Animal Control looking for people to adopt pet rats

Posted by Big Rat on Campus on Jan 22, 2012 in Rat News | Subscribe

Twenty-one of the furry little critters were dumped Wednesday in front of a Glen Burnie pet store, and county Animal Control is now tasked with finding them new homes.

“Placing such a large number of rats may be difficult,” acknowledged Robin Small, the administrator of agency in Millersville. “Most people don’t think to come to Animal Control to get small animals.”

She said Animal Control received 47 so-called “fancy rats” in all of 2011, 17 in 2010 and 28 in 2009.

To encourage more adoptions, the rats are free to good – and approved – homes, Small said. A veterinarian also has volunteered to spay and neuter the animals for free.

“Time will tell. We’ve gotten some interest, but we still have 18 looking for homes,” she said.

According to Small, the rats -nine males and 12 females – were left in a box Wednesday morning outside the PetSmart at 24 Mountain Road in Glen Burnie.

“It was there when the staff walked up. We don’t know how long they were outside, but we don’t think it was long,” Small said, explaining the pack – sometimes referred to as a mischief – seemed warm and active to the store’s staff.

That said, she said the owner of the rats shouldn’t have left them outside like that.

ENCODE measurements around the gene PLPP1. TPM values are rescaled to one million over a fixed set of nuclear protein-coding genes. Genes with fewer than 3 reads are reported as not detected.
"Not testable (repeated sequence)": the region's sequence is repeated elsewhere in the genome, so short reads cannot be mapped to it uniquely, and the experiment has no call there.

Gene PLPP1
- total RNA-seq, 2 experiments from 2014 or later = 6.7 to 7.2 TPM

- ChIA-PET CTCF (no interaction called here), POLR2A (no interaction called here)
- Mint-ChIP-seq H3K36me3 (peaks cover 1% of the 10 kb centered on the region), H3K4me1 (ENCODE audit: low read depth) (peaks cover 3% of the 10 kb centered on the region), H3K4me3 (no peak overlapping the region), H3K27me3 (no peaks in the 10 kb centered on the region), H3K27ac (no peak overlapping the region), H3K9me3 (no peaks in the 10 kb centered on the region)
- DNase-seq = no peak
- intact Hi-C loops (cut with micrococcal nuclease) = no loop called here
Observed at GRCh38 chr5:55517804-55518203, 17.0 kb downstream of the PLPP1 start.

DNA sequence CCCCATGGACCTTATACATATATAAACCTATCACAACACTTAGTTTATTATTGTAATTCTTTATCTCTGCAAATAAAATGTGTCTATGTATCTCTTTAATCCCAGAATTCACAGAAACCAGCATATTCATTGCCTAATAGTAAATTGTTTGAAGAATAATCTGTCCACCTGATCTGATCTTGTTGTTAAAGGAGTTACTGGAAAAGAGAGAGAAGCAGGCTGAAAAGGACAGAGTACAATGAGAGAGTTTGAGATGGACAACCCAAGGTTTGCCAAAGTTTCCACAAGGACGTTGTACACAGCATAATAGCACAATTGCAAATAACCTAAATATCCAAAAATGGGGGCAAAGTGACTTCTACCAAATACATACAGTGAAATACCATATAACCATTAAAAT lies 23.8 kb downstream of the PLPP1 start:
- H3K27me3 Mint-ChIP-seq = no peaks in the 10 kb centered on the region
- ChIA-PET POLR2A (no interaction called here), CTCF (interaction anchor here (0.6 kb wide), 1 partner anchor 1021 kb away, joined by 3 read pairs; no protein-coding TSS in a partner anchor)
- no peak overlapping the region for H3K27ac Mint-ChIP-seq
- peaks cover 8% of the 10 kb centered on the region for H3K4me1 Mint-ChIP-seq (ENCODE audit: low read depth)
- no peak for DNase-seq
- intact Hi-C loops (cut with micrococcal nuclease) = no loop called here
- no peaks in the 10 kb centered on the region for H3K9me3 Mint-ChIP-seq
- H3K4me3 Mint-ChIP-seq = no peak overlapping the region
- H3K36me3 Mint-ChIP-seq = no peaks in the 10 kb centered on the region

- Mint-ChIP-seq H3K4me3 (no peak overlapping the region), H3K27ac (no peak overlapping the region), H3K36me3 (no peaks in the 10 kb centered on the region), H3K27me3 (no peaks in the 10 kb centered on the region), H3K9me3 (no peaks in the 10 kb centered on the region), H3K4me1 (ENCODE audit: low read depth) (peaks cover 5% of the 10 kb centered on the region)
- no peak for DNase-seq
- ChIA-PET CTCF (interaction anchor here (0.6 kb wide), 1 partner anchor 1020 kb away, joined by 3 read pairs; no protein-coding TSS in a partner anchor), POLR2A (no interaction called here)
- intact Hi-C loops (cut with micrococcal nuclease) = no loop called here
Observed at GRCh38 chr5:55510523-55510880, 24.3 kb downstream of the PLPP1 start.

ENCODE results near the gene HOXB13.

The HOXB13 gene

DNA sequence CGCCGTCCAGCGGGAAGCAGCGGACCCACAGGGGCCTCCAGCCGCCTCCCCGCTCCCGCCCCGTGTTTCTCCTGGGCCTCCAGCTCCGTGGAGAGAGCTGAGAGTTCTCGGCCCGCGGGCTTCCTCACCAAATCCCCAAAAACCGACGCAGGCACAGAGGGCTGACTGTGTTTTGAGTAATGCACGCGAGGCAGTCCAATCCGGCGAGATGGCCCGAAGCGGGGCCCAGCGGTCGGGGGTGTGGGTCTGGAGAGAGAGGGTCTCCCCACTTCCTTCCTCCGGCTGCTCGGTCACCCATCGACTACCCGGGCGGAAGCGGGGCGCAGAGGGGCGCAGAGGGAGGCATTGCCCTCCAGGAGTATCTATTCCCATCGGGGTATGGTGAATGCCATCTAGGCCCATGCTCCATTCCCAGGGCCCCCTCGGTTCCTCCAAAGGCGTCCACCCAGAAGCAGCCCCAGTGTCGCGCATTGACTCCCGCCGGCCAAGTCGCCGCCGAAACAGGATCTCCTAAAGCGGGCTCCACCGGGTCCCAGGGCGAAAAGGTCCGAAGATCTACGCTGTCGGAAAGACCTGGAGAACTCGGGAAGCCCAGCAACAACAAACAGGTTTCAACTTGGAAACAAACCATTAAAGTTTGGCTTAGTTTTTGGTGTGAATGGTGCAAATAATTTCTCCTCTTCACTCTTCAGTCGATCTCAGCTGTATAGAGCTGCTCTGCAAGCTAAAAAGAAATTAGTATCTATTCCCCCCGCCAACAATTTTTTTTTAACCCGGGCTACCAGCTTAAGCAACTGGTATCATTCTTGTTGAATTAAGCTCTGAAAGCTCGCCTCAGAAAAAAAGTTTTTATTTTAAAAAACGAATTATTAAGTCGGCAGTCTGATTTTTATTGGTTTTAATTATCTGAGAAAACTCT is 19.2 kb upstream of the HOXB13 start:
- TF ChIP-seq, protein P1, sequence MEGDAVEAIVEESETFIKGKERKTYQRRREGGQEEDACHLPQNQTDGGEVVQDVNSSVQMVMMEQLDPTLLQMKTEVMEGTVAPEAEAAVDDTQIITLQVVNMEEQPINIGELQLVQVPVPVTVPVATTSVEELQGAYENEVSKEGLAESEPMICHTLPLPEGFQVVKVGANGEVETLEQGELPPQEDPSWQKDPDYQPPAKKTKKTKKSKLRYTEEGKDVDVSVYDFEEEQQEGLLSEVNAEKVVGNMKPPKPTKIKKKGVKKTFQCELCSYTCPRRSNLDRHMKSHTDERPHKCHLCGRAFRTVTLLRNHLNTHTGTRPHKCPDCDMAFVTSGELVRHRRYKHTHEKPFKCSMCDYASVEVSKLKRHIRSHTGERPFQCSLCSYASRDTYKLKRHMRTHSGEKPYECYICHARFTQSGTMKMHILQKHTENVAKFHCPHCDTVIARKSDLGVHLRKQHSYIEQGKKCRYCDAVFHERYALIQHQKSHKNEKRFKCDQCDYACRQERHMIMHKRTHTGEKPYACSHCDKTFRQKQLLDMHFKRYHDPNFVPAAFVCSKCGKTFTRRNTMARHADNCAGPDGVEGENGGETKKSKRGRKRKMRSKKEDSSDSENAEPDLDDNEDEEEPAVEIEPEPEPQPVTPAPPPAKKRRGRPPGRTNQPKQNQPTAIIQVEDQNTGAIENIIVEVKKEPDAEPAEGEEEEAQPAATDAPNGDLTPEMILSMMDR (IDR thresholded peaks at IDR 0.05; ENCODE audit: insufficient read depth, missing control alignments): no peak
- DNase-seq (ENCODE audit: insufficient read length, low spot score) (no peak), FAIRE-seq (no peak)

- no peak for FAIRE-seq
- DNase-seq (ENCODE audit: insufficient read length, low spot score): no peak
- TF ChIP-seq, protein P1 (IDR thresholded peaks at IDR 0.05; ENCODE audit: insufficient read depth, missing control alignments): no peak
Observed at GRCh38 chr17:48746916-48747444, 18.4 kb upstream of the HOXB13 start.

“It’s better to admit you can’t care for an animal and take it to a shelter than abandon it,” Small said.

An employee of the store brought the rats inside, put them in a cage and called Animal Control, she said. Later that day, the rats were picked up and brought to Animal Control where they were examined and put up for adoption.

Small said there were several different kind of rats in the box, including a hairless one, a couple with big ears (Dumbos) and several with wavy fur (Rexes).

As of Friday, the agency had found homes for two of the rodents. Another rat had to be euthanized after his leg got stuck in a cage.

“We don’t like to see it happen, but unfortunately it does,” Small said.

For now, there is no plan to put down any of the remaining rats.

However, Small is hopeful to place them quickly.

“They are very social animals and we don’t have the time to play with them as much as we would like,” she said.

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